Rapid Response Teams Improve Quality/Safety
August 1, 2006 | Healthcare Risk, Quality, & Safety Guidance
As hospitals strive to improve the quality and safety of the care they provide, the systems they use to care for critically ill patients are getting an overhaul—including systems for responding to patients when their conditions worsen. More than 80% of respondents to an April 2006 Healthcare Risk Control(HRC) System online poll indicated that they have implemented rapid response teams (RRTs) in their facilities to respond to potentially life-threatening events. RRTs (also called "medical emergency teams" METs) differ from the usual "code blue" or "code 99" team that is called when a patient suffers cardiac or respiratory arrest. Based on the notion of early intervention, RRTs are trained to respond before a patient requires the code team; their aim is to intercede when subtle changes occur in a patient's condition, to provide medical interventions at the bedside, and/or to transfer the patient to the safest area of the hospital (which may be the intensive care unit ICU) before his or her condition becomes critical.1
So valuable to patient safety is the notion of early intervention through recognition and response to changes in patients' conditions that the Joint Commission on Accreditation of Healthcare Organizations (JCAHO) listed it as a proposed National Patient Safety Goal (NPSG) for 2007. Although facility response requirements involving a dedicated RRT were not included in the final 2007 NPSGs, a new requirement to define and communicate a means for patients to report safety concerns was added to goals for patient-centered care. This addition reinforces the importance of adopting processes that empower caregivers to directly request assistance from a designated response team when a patient's condition appears to worsen.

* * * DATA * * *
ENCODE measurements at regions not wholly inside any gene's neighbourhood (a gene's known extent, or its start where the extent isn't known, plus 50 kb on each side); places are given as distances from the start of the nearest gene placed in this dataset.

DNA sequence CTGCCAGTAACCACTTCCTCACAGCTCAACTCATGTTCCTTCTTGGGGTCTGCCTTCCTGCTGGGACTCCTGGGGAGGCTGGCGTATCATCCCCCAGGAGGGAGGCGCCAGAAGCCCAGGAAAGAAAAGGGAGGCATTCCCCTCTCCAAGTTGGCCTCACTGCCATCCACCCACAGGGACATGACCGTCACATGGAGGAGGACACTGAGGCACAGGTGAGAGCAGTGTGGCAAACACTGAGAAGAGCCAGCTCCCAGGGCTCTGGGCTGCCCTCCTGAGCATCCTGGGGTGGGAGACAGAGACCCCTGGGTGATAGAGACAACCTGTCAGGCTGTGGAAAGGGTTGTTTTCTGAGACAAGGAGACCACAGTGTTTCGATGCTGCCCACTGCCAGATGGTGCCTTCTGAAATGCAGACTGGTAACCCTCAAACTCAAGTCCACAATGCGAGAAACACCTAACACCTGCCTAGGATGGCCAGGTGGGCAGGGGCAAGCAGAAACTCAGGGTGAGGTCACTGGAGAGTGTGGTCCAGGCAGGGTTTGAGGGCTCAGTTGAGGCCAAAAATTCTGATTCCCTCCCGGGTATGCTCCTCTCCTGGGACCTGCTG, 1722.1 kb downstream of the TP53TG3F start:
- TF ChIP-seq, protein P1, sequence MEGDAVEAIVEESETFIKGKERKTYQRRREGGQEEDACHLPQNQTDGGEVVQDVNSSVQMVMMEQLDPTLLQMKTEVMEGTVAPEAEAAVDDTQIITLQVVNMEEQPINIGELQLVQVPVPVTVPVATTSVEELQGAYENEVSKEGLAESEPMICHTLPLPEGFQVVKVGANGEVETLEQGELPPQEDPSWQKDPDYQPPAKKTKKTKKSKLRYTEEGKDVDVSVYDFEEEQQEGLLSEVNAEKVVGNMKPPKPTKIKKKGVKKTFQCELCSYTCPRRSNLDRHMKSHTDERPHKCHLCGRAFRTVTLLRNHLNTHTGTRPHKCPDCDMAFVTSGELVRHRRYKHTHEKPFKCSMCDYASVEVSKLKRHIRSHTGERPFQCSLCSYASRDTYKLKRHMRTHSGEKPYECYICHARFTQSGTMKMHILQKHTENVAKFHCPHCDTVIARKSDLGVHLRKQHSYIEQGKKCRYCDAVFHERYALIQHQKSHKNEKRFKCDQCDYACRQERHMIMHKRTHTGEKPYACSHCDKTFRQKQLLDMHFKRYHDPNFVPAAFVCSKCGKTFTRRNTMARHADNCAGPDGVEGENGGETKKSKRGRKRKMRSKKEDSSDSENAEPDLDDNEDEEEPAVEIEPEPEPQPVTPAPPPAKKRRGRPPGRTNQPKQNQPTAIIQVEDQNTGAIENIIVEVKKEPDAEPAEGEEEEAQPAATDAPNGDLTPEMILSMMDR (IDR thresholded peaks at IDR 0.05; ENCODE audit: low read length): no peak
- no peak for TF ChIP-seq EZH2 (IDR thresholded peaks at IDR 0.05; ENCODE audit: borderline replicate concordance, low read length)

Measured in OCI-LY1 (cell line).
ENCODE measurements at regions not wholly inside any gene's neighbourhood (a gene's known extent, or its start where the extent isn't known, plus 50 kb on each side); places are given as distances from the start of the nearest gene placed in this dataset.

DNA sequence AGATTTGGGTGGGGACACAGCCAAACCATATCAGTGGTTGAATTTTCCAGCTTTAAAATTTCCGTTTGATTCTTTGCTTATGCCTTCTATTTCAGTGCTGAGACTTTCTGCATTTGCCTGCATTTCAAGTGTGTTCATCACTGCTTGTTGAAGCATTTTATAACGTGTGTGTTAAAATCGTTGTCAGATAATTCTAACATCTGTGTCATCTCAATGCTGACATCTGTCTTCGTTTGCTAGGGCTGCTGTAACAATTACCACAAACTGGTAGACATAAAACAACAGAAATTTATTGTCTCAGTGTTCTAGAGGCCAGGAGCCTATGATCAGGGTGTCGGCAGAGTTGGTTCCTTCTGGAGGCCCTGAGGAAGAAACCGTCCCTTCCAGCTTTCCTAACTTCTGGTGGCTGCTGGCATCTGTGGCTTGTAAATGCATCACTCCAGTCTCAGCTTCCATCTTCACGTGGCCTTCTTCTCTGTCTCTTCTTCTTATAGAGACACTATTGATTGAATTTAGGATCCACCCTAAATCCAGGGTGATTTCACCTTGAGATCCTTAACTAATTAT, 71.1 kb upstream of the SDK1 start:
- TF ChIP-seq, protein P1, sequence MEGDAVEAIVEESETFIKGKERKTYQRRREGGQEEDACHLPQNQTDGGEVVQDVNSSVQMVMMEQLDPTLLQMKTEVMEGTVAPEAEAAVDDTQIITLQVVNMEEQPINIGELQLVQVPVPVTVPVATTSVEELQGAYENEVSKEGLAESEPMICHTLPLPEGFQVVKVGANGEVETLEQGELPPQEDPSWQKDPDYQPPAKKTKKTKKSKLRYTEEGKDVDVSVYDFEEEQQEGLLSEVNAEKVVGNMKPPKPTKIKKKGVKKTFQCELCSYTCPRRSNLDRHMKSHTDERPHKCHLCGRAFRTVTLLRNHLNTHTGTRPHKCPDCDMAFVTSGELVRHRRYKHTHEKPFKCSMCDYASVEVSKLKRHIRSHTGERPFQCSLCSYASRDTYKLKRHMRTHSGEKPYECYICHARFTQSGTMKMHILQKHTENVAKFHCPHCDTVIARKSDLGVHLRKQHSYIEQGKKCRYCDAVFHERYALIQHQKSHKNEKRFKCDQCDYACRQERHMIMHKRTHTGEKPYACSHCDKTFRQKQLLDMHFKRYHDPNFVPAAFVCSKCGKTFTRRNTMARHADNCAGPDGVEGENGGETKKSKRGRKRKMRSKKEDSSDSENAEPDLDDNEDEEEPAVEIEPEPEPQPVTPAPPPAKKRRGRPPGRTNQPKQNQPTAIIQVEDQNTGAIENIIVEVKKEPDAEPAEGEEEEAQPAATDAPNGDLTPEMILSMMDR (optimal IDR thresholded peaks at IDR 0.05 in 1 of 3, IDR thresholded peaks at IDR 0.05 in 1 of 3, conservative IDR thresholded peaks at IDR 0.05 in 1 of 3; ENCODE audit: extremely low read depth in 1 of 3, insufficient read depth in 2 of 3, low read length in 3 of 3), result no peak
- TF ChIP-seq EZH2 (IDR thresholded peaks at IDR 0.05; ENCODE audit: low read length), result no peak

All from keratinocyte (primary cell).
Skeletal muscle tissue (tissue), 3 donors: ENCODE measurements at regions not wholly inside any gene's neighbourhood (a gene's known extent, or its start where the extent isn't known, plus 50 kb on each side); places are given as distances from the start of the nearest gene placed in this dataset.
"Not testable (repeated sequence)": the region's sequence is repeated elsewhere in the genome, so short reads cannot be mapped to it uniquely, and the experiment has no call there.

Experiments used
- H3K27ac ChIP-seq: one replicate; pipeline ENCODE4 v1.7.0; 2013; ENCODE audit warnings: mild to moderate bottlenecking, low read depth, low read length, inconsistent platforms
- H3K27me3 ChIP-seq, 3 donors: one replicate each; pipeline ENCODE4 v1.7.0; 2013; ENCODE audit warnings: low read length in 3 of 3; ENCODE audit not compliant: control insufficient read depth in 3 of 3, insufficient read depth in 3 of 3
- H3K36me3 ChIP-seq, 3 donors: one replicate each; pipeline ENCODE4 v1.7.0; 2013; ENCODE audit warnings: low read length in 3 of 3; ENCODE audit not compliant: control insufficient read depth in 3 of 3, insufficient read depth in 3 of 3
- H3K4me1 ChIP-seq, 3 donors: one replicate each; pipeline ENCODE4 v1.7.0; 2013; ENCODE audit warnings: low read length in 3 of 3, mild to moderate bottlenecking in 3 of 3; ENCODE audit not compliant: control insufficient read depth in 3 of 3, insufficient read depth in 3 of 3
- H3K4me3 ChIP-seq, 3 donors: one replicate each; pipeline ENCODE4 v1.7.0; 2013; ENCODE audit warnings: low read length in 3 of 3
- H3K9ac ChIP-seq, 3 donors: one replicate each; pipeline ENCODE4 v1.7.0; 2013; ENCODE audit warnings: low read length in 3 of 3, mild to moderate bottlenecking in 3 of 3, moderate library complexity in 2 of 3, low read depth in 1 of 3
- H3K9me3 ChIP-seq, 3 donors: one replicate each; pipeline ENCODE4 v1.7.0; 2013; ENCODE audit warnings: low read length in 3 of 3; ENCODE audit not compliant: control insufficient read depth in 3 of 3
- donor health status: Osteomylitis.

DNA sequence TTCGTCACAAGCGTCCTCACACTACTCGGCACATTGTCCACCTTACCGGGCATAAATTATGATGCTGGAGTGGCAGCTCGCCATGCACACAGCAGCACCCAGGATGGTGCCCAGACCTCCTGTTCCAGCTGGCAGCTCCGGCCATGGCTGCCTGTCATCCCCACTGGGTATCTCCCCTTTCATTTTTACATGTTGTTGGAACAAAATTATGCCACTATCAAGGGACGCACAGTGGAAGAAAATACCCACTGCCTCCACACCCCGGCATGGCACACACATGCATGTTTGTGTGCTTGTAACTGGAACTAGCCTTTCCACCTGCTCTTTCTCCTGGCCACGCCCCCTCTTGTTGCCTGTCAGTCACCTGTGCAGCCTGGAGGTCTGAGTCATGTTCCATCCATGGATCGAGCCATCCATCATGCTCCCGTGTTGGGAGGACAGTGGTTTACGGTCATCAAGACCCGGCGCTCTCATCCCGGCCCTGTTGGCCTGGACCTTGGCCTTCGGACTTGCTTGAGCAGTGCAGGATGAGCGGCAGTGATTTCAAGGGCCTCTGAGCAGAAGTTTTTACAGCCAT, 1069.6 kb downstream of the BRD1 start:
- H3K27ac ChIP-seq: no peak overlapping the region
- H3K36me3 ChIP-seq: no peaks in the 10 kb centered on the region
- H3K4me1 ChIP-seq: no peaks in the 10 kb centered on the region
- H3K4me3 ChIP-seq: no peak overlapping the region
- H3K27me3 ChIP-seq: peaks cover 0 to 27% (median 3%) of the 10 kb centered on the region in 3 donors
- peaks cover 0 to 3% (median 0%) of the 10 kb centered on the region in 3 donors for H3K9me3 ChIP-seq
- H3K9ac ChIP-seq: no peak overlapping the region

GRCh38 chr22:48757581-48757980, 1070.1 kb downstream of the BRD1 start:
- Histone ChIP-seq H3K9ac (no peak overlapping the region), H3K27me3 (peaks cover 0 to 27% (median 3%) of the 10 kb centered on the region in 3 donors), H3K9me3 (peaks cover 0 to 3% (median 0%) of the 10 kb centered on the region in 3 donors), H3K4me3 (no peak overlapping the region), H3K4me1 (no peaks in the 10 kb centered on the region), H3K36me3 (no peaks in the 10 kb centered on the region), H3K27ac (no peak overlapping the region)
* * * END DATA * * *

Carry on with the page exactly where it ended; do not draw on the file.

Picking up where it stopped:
Separately, the Institute for Healthcare Improvement (IHI) a Boston, Massachusetts-based patient safety and quality improvement group, launched its "100,000 Lives Campaign" in 2005 with the goal of saving 100,000 lives annually by enlisting hospitals in the implementation of standardized approaches proven to improve quality and patient safety in hospitals. One of those standardized approaches is the deployment of RRTs.
Citing a global problem of providing necessary interventions to critically ill hospital patients in a timely manner, Michael DeVita, M.D., associate medical director, UPMC Presbyterian Hospital (Pittsburgh, Pennsylvania), told participants at the First International Conference on Medical Emergency Team Responses in 2005 that there should be an RRT in every hospital, everywhere.2 DeVita went on to note during the conference that the RRT...